A time ... A place ...

Only once the Quicksilver craft has undergone thorough testing and proved capable of reaching speeds as high as 200 mph will permission be sought for the Record Challenge to take place on Coniston Water. This is the only lake in the United Kingdom upon which an attempt on the World Water Speed Record can be made, and a procedure must be stringently followed to ensure that the Record is officially ratified. We also seek to ensure that there is widespread support for what we are doing. To this purpose, we made preliminary approaches some time ago to the relevant authorities to seek their guidance and support.

Besides the organisations which must be consulted, it is vitally important that we consult carefully with – and receive the widespread support of – the people who live and work in the area around Coniston Water.

There was a very positive and encouraging response to our initial outline proposals.

Challenging the World Water Speed Record on Coniston Water does not require a special Act of Parliament, or any other protracted legal process, because the legal framework already exists. The rules governing such bids are set out in the Byelaws of the Lake District National Park Authority – the governmental organisation with overall jurisdiction over the use of Coniston Water.

To ensure official ratification, the Record Challenge must be made under the rules and supervision of the Royal Yachting Association (RYA), the UK’s national governing body for waterborne speed-record bids. As the national affiliate authority, the RYA represents Great Britain on the international governing body for such bids, the Union Internationale Motonautique (UIM), headquartered in Monaco.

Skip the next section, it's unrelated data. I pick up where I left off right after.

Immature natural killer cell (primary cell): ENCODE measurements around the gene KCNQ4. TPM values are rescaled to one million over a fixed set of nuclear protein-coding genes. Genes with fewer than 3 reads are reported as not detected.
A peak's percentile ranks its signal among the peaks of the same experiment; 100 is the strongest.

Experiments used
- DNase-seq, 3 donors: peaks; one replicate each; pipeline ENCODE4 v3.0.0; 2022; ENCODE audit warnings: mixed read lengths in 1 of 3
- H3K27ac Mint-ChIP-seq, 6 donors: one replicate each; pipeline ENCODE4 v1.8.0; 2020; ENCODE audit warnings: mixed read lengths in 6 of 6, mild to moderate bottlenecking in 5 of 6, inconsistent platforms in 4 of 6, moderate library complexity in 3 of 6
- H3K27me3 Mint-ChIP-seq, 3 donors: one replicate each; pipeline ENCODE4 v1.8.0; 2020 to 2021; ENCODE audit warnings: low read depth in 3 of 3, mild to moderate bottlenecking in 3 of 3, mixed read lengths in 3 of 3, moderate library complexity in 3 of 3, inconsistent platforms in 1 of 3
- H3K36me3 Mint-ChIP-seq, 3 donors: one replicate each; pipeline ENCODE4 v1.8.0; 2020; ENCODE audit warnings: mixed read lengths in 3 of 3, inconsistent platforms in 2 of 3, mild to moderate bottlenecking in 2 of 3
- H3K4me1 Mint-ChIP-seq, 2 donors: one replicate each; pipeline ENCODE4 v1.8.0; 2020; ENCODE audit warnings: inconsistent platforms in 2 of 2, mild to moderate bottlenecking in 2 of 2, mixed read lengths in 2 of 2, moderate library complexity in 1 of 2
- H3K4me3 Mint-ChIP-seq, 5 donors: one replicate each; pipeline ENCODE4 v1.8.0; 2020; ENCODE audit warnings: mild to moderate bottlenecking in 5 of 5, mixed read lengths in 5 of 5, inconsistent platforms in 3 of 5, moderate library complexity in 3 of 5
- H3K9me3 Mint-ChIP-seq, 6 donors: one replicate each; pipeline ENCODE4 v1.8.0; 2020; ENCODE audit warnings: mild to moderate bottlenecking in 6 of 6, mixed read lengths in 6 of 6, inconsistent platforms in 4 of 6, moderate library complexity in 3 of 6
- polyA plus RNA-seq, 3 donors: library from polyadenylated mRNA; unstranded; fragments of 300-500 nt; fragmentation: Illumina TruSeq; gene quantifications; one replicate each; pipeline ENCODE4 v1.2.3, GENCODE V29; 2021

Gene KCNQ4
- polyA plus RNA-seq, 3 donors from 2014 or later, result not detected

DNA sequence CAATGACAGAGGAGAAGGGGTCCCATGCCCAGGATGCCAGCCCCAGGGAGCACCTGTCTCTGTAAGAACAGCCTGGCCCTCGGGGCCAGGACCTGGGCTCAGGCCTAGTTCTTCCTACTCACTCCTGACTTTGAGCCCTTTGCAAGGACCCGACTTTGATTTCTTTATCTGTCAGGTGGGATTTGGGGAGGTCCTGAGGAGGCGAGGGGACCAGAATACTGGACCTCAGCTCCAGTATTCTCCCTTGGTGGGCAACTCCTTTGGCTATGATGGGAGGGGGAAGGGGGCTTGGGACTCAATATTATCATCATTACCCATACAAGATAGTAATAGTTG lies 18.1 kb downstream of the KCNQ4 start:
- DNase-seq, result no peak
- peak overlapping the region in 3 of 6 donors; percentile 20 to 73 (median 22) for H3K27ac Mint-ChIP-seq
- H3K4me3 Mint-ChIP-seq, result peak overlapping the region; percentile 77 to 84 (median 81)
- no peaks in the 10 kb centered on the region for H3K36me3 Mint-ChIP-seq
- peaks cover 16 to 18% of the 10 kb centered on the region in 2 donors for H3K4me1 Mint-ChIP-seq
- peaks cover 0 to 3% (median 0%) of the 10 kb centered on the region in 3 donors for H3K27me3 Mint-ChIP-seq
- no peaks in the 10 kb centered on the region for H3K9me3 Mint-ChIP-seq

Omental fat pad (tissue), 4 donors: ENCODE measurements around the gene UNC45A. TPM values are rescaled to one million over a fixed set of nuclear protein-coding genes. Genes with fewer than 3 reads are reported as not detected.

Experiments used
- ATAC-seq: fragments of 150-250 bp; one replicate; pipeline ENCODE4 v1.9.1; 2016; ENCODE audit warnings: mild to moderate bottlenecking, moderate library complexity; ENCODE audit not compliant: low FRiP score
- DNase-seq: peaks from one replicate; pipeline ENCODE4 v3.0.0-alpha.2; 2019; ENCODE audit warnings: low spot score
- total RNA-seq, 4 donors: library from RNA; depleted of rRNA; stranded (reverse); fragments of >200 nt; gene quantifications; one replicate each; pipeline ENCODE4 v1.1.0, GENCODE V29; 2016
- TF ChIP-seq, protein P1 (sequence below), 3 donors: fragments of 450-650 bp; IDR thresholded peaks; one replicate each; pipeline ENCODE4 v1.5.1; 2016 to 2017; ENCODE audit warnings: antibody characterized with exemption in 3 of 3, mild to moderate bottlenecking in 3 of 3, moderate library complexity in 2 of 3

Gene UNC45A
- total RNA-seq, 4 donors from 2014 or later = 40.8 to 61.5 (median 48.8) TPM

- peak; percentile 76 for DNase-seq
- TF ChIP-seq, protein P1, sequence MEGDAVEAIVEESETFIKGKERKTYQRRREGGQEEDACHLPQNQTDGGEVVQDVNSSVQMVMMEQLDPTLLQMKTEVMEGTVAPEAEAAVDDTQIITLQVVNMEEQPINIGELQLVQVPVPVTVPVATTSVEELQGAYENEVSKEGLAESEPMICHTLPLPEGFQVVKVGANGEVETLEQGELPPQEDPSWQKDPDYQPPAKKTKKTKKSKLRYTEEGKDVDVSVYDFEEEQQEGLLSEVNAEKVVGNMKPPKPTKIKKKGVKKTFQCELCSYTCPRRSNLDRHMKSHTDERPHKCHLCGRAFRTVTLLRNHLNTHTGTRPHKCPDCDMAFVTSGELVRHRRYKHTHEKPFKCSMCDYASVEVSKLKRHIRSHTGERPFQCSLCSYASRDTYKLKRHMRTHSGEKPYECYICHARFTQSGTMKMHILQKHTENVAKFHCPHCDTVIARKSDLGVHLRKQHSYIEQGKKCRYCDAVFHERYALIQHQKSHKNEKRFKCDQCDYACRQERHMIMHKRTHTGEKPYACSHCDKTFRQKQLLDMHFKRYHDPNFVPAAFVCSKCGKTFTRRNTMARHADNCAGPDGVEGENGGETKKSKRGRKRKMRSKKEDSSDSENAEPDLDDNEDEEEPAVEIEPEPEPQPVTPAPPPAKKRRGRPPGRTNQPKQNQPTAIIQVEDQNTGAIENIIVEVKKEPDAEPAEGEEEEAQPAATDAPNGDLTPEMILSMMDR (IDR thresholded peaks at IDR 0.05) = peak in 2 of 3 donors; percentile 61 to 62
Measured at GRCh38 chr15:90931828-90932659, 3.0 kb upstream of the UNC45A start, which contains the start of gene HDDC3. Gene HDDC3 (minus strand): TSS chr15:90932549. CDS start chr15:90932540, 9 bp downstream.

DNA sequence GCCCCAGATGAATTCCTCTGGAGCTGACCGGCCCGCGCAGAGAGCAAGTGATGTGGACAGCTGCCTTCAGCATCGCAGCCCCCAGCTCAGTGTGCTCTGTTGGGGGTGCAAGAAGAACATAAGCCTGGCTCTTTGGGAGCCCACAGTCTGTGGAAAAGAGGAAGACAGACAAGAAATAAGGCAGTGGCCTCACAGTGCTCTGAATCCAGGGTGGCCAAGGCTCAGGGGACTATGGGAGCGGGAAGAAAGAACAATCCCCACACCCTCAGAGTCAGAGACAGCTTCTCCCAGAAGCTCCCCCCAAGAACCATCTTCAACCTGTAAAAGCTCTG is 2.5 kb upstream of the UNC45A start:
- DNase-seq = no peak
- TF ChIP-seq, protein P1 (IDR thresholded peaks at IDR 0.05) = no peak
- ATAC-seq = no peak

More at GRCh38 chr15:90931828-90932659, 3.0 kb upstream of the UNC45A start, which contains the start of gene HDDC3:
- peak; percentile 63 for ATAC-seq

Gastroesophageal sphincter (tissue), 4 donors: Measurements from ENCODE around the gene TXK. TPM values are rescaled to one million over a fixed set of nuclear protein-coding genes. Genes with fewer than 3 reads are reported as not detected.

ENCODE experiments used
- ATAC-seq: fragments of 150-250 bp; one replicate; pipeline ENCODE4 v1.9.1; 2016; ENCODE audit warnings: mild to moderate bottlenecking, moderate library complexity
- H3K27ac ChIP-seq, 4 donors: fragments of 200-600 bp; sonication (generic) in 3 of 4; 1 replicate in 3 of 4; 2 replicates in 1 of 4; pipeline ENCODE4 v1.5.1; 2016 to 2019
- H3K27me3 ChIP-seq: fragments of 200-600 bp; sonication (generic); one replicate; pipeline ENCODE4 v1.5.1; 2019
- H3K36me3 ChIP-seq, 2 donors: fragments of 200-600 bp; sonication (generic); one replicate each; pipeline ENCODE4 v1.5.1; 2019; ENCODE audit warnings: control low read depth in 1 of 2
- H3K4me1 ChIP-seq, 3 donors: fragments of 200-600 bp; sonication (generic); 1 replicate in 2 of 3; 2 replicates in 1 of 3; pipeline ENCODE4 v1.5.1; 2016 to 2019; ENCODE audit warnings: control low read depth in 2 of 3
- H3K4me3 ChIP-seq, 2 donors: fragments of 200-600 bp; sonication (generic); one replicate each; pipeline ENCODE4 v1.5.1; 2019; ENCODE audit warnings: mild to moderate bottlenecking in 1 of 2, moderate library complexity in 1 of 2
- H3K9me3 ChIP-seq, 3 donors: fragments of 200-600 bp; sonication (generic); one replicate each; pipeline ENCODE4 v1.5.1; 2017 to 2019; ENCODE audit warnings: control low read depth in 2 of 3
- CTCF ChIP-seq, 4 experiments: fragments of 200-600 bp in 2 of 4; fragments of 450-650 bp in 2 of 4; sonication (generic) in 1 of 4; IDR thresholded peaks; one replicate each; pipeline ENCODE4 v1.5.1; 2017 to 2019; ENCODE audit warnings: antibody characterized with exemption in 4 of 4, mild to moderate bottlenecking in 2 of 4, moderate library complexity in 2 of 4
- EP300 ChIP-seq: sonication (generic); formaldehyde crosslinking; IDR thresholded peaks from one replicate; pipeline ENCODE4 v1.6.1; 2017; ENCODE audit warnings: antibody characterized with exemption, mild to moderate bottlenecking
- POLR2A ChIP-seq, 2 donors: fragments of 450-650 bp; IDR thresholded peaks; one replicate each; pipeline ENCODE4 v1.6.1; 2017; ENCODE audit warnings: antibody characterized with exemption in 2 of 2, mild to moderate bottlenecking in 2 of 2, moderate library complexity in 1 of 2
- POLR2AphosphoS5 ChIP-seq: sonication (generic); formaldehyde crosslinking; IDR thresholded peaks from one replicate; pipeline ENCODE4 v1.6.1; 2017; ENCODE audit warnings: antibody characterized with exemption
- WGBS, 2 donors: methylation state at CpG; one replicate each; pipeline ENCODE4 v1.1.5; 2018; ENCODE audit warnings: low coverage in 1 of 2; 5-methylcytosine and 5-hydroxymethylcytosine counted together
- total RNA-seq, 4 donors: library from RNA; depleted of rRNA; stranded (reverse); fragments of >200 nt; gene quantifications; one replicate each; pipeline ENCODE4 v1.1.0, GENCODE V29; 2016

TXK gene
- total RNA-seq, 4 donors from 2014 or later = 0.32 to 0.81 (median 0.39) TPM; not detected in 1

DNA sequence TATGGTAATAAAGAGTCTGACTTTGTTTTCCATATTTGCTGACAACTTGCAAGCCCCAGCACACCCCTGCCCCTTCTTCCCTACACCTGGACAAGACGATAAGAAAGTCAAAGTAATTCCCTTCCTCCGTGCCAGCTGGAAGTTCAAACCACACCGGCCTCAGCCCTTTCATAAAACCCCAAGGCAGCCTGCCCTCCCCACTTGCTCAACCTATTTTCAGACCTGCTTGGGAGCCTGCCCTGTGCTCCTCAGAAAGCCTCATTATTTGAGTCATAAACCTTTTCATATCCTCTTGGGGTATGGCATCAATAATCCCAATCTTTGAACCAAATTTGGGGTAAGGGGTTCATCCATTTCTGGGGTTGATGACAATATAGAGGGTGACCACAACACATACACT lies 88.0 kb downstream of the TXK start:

Respecting the beauty ...

With the intention of involving local people, the Quicksilver team sought the guidance of their representatives at a very early stage. We made approaches to Coniston Parish Council, Cumbria County Council, and South Lakeland District Council.

The goodwill of all parties is essential. Among the factors which must be taken into consideration when planning the Record Challenge are the interests of landowners in the vicinity of Coniston Water – such as Forestry Enterprise, the National Trust, and the Rawden-Smith Trust (owner of the lakebed) – together with users of the lake, represented by Coniston Water Association.

Environmental protection is one of the key aspects which must be held in high regard. Also of importance is the public right of navigation on the lake, and the safety of everybody on the lake when Quicksilver is running.

It was proposed by the Lake District National Park Authority that the Record Challenge be made in the winter months of January-March, thereby minimising inconvenience to those who use Coniston Water for recreation. Some preliminary environmental-protection studies have already been undertaken by the Quicksilver team.